Under MiFID II, "article 3" or "exempt investment" firms must meet all the following criteria:
• Not be allowed to hold client money or assets and therefore cannot owe their clients' money.
• Limit their business to "arranging" and "advising" on certain investments only – they cannot, for example, execute deals for their clients or provide discretionary management services.
• In the course of that business, they must transmit orders only to regulated investment firms or credit institutions (or their third-country equivalents), authorised Ucits or other regulated funds, or listed investment companies with variable capital, such as investment trusts.
Any firm that cannot operate within these constraints will need to be an investment firm. Many firms that do not wish to be limited in their order transmission will be investment firms, but will be categorised as "exempt CAD firms".
These are firms whose permissions are also restricted to providing investment advice and/or receiving and transmitting orders, without holding client money or securities or providing custody services.
However, exempt CAD firms may transmit orders to a wider range of persons than those listed in article 3 and can provide services in relation to derivatives that are not transferable securities.
Their status means they can benefit from a favourable capital requirements treatment, as they were traditionally exempt from the Capital Adequacy Directive (the forerunner of CRD IV).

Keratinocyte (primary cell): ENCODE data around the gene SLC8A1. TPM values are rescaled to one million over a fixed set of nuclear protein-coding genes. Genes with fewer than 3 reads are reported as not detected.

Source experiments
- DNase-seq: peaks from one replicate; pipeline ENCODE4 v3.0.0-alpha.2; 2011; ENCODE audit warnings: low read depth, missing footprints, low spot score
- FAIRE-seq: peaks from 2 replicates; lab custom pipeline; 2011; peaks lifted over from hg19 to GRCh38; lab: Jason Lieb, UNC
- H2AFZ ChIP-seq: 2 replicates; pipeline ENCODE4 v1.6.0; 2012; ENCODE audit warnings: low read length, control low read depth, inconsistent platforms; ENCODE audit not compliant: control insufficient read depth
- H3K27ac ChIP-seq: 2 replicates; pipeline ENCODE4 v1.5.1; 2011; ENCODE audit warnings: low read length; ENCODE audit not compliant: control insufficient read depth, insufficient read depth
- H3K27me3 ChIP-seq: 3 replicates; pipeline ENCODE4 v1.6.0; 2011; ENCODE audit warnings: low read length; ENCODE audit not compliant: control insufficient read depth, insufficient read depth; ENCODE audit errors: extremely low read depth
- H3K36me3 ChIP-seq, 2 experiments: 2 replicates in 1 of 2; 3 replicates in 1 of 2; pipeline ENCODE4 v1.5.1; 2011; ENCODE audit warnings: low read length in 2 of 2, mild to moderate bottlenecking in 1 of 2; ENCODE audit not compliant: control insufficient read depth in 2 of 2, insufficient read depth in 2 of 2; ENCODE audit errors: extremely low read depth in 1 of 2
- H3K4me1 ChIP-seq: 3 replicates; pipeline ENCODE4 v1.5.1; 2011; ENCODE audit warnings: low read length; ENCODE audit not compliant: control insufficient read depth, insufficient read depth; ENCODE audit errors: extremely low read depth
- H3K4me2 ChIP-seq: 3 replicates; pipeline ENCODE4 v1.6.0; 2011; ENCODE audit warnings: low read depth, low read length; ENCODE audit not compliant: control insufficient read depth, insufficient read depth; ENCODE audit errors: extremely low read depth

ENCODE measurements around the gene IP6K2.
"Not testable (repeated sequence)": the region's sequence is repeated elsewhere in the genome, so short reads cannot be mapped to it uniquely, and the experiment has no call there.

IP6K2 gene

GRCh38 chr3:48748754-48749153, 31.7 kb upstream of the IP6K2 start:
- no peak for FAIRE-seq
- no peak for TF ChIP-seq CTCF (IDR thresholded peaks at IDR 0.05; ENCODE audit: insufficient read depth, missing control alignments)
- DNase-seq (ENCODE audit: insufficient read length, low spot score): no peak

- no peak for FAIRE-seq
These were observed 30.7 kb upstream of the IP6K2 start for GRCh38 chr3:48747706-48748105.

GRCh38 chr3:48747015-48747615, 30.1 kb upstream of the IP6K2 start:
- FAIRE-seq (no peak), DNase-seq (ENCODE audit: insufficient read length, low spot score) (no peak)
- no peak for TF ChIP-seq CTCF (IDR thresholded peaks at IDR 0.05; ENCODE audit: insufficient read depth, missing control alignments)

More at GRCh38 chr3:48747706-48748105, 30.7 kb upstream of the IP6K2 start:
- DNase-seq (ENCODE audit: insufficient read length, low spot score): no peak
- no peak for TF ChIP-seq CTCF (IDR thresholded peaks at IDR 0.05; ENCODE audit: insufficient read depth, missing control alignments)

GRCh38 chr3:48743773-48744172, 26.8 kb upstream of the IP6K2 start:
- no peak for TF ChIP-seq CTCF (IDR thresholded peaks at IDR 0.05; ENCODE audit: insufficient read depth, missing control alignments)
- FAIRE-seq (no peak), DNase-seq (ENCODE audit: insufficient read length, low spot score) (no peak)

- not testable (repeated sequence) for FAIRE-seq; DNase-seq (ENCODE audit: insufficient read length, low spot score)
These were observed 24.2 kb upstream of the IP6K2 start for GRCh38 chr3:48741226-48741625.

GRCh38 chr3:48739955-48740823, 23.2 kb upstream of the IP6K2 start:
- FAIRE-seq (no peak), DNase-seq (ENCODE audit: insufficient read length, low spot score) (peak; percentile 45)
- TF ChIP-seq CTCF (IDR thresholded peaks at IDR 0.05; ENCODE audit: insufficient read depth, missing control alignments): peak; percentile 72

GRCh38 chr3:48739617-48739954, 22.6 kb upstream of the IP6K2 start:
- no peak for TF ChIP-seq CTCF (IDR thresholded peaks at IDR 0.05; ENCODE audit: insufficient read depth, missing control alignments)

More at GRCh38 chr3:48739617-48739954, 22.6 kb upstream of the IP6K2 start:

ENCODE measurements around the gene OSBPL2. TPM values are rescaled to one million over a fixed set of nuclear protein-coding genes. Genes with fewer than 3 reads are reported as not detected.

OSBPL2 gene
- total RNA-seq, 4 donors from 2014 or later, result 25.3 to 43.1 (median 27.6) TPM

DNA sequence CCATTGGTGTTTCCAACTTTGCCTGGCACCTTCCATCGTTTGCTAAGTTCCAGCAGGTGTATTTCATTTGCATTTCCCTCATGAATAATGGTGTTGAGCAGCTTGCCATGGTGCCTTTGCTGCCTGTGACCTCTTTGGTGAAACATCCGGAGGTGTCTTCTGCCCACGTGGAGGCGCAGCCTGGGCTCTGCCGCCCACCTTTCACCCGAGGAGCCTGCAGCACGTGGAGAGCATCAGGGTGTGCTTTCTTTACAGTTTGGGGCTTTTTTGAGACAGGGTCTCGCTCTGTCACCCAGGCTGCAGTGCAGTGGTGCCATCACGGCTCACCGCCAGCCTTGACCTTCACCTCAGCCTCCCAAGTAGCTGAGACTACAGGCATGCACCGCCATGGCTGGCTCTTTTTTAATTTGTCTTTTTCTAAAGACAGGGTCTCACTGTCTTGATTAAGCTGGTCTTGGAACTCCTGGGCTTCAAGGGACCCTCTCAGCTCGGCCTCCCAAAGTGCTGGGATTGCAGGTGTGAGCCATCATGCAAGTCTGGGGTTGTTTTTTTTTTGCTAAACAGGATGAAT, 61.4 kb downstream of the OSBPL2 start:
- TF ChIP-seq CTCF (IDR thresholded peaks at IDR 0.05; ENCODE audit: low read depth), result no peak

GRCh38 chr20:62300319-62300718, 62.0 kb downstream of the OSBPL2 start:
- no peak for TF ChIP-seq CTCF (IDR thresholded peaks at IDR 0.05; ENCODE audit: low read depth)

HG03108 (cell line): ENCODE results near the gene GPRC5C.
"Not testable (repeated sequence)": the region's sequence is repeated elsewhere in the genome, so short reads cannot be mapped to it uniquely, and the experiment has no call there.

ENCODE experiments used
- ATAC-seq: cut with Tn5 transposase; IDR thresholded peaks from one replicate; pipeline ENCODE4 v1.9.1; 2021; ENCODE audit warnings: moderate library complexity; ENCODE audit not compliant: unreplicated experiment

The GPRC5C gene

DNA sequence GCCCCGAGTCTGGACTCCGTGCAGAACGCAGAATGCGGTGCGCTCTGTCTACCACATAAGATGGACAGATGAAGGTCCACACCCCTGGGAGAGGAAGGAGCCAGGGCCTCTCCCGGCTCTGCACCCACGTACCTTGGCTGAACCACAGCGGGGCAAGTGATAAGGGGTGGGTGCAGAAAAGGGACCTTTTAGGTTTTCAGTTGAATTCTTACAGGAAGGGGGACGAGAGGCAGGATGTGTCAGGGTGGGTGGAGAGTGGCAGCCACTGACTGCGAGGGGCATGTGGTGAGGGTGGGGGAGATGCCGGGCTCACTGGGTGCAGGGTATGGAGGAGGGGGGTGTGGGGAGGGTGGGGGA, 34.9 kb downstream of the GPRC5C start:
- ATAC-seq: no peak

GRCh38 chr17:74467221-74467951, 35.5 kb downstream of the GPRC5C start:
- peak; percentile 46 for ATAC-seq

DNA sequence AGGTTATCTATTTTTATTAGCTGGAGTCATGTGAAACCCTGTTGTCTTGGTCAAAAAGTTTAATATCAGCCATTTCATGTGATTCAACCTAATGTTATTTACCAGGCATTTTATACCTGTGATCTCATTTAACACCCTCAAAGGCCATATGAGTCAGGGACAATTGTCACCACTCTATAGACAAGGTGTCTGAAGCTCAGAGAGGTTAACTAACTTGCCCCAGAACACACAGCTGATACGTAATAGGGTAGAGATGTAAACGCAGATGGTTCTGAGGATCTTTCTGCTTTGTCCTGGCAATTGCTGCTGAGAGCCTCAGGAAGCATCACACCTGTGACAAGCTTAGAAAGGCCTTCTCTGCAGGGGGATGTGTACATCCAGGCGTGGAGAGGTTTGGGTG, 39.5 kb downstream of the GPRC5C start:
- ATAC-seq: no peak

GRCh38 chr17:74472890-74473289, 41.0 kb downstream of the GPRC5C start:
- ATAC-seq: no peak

- Mifid II measures take effect on January 3, 2018.
- The rules apply regardless of Brexit.
- They apply to many advisers regardless of whether they have clients in Europe.
Any firm providing, for example, dealing or discretionary management services will fall within both MiFID II and CRD IV, and its capital will in principle be higher, with a base requirement depending on the precise activities it carries out.
IFAs should by now have assessed their businesses to check they are correctly categorised. Any firm needing to vary its permissions, for example to switch from being an article 3 firm to a MiFID firm, should have applied to FCA to do so by July 3 in order to ensure the FCA will have determined the application by January 2018.
Article 3 firm consequences
Being an article 3 firm and choosing to be exempt from MiFID does not mean that less onerous rules can apply as a matter of course. MiFID II includes a requirement that member states cannot be seen to favour firms that are not MiFID firms. So the FCA is bound to apply rules that are "at least analogous" to the relevant MiFID II requirements in many cases.
In addition to changes to legislation, for which the Treasury is responsible, the FCA has to date published one discussion and five consultation papers on MiFID II implementation and, at the date of writing this article, only one feedback statement.
From the consultations, there are, as a result of the "at least analogous" requirement, likely to be only a few significant differences in how FCA will treat MiFID firms and article 3 firms in respect of the key conduct of business and systems and controls rules.